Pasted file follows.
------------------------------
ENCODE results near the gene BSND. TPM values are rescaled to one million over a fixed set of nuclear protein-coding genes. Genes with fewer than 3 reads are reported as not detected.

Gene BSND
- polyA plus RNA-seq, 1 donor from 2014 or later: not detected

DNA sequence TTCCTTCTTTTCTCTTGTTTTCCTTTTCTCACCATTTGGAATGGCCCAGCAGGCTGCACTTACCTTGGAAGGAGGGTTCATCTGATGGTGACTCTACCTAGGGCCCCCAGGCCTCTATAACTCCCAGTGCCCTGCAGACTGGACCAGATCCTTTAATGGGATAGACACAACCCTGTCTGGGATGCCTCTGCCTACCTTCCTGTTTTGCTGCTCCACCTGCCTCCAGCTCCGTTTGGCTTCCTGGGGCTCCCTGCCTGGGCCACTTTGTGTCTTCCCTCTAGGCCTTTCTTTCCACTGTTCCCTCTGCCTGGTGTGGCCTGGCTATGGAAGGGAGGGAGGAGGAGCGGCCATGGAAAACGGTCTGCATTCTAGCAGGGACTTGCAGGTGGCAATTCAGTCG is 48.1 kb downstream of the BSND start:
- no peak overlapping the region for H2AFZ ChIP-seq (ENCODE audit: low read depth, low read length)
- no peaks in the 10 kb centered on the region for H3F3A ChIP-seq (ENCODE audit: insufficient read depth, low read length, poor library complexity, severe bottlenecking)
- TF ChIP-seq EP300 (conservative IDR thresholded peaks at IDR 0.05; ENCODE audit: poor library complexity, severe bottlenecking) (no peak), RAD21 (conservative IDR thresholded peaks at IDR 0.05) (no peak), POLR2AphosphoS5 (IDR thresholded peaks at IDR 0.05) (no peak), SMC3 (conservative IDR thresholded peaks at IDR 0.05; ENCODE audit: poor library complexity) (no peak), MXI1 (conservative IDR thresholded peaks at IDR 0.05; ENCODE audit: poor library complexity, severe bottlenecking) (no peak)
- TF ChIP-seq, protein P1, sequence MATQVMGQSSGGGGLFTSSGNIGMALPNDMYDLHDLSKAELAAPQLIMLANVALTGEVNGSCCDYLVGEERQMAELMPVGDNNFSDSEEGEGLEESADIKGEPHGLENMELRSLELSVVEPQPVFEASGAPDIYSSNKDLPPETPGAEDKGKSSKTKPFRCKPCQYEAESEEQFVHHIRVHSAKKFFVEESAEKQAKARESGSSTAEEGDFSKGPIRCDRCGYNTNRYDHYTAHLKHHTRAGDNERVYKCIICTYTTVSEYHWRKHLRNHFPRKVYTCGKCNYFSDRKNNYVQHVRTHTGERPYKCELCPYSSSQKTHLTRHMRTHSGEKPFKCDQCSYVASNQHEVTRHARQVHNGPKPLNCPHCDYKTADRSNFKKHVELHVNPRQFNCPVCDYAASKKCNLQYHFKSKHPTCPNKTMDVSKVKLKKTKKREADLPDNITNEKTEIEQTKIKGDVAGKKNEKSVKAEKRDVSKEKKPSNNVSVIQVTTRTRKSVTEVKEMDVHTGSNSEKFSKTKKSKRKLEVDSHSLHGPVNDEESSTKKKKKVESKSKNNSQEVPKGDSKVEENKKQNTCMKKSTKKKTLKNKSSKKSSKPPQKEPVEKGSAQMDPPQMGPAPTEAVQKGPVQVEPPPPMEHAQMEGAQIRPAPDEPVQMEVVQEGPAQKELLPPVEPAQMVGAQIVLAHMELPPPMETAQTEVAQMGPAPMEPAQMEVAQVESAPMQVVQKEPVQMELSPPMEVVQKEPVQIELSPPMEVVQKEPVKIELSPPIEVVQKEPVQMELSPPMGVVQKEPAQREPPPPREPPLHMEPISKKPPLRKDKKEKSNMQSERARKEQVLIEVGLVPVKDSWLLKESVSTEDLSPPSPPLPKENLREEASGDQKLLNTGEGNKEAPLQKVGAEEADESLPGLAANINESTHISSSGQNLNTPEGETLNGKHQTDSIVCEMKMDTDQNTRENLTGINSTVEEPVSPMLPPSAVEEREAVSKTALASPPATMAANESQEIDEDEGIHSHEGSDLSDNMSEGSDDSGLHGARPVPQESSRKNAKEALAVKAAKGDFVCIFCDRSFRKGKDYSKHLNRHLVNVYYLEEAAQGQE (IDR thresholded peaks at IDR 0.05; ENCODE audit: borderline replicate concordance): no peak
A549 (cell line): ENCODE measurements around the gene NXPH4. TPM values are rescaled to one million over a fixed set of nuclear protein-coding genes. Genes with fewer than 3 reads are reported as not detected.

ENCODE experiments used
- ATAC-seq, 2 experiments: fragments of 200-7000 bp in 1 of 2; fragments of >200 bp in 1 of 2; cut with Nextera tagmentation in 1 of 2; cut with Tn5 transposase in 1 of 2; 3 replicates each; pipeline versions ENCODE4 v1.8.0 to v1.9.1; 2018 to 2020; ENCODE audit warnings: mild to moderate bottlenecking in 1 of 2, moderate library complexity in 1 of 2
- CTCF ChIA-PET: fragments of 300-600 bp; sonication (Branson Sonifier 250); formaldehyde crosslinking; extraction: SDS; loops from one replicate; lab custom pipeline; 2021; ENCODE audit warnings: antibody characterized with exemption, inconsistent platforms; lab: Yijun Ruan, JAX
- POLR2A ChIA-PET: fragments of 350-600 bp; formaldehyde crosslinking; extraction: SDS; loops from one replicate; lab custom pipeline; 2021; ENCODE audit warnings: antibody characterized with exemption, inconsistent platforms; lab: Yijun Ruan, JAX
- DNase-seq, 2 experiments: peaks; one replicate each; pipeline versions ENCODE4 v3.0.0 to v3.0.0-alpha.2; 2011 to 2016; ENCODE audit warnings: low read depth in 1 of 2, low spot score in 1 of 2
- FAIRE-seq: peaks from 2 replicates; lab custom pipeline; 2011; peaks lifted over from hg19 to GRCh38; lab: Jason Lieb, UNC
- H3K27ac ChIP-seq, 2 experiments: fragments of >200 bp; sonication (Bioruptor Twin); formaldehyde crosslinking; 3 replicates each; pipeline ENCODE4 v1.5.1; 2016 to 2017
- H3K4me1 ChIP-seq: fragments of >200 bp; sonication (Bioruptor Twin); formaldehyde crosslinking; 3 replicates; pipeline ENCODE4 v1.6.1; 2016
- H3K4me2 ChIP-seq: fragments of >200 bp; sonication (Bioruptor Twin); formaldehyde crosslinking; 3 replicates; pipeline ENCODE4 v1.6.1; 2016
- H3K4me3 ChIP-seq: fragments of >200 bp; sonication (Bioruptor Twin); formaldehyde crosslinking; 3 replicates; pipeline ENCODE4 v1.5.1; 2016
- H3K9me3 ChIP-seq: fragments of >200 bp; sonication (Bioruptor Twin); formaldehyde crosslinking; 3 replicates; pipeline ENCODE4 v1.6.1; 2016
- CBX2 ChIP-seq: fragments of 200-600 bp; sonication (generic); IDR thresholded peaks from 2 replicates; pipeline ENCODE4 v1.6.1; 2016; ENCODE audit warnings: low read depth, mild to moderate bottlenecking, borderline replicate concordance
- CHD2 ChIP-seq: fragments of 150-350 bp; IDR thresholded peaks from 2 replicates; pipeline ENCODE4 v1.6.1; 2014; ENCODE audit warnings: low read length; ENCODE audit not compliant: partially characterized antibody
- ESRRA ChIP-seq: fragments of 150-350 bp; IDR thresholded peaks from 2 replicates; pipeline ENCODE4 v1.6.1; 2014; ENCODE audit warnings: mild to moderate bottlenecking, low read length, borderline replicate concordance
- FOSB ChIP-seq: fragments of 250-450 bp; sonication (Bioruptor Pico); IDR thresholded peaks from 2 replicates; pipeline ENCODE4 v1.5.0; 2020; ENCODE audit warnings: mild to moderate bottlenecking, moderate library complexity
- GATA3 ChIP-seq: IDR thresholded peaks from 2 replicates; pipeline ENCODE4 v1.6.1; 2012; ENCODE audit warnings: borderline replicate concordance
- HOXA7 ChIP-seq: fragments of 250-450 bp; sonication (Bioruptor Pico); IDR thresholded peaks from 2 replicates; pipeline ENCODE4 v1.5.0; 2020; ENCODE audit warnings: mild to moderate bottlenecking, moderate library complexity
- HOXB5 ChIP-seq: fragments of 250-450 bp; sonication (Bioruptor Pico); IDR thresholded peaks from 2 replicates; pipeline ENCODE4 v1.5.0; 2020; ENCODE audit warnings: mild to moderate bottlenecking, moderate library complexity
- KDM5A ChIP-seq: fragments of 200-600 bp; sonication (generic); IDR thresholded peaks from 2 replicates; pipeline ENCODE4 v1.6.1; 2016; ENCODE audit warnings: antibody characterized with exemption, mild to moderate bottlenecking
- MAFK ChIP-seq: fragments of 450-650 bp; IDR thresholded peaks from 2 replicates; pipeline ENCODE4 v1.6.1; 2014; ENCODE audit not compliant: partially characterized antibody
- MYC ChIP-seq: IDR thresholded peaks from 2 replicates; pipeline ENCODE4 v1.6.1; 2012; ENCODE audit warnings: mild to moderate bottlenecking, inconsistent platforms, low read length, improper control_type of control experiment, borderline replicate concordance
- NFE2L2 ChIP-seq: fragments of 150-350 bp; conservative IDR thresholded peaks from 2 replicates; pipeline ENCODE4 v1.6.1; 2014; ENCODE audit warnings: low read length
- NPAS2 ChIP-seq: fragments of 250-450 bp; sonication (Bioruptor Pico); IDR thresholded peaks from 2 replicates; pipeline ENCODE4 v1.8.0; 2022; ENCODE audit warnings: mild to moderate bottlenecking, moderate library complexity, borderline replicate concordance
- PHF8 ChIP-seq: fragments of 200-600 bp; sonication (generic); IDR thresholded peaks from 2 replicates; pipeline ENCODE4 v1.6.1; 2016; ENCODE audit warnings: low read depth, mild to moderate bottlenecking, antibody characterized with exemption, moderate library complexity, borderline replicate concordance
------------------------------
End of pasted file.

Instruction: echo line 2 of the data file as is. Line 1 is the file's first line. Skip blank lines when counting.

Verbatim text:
Gene BSND